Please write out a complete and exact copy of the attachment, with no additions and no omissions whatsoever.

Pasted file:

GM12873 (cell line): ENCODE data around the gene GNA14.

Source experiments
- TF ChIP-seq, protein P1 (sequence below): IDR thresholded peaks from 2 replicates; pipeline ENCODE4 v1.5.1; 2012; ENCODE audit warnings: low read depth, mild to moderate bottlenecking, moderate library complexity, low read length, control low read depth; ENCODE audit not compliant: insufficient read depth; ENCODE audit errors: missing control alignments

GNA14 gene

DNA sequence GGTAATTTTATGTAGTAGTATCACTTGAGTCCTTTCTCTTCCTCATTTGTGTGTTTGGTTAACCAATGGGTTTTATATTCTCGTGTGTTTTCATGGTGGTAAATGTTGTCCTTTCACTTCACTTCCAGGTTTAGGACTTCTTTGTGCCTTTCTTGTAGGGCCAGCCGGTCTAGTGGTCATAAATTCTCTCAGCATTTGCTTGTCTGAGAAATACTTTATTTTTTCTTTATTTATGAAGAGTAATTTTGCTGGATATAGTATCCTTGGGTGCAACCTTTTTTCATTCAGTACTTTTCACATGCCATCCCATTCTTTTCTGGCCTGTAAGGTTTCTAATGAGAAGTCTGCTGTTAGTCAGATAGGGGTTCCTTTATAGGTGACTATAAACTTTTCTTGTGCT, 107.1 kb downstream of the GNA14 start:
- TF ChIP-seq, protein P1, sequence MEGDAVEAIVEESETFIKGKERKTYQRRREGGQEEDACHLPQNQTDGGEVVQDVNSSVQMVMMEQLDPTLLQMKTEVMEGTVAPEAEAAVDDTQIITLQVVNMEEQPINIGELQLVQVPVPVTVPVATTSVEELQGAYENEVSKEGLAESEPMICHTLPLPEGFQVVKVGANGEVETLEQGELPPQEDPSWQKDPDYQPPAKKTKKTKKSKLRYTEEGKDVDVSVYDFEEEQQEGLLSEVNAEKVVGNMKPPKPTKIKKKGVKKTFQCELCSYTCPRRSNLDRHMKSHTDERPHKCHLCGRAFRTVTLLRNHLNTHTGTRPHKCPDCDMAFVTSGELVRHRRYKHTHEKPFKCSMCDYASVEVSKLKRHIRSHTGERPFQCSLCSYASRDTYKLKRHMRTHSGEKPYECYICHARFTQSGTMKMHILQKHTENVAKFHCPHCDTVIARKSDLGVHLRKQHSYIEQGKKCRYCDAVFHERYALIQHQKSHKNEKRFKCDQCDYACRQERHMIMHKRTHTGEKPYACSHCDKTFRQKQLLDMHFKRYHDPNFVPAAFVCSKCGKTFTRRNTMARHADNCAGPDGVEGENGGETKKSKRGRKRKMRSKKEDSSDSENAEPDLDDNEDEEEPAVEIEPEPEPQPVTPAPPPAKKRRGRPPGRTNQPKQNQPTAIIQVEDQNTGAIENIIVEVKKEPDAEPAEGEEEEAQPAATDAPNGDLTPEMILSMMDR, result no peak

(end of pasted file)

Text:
GM12873 (cell line): ENCODE data around the gene GNA14.

Source experiments
- TF ChIP-seq, protein P1 (sequence below): IDR thresholded peaks from 2 replicates; pipeline ENCODE4 v1.5.1; 2012; ENCODE audit warnings: low read depth, mild to moderate bottlenecking, moderate library complexity, low read length, control low read depth; ENCODE audit not compliant: insufficient read depth; ENCODE audit errors: missing control alignments

GNA14 gene

DNA sequence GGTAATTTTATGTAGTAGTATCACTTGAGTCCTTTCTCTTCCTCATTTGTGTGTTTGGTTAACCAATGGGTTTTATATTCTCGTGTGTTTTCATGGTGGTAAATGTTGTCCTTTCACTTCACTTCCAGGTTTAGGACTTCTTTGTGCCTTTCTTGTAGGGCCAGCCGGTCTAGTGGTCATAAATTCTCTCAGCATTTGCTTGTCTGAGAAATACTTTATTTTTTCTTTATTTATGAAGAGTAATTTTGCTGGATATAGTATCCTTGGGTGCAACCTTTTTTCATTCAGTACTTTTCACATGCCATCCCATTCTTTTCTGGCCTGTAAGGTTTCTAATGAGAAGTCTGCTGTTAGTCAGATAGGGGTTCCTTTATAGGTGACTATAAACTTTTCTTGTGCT, 107.1 kb downstream of the GNA14 start:
- TF ChIP-seq, protein P1, sequence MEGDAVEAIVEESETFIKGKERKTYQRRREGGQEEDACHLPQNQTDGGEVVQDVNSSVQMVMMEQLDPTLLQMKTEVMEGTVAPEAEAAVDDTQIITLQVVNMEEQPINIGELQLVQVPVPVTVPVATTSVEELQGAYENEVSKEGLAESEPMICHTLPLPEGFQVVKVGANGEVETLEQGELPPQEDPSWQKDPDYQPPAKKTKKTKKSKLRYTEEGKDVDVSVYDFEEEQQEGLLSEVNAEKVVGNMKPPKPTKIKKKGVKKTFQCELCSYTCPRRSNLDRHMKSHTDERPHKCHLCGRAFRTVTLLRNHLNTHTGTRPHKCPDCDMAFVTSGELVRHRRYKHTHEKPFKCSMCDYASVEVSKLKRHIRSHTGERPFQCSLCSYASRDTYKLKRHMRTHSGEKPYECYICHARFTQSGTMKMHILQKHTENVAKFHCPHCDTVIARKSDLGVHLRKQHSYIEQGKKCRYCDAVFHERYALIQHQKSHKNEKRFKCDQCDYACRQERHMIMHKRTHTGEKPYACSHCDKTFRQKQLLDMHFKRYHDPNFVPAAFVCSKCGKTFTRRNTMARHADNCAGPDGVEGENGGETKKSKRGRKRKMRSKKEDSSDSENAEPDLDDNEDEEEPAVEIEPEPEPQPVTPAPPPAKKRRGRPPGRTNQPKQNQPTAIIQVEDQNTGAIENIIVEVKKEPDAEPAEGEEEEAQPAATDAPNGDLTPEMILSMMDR, result no peak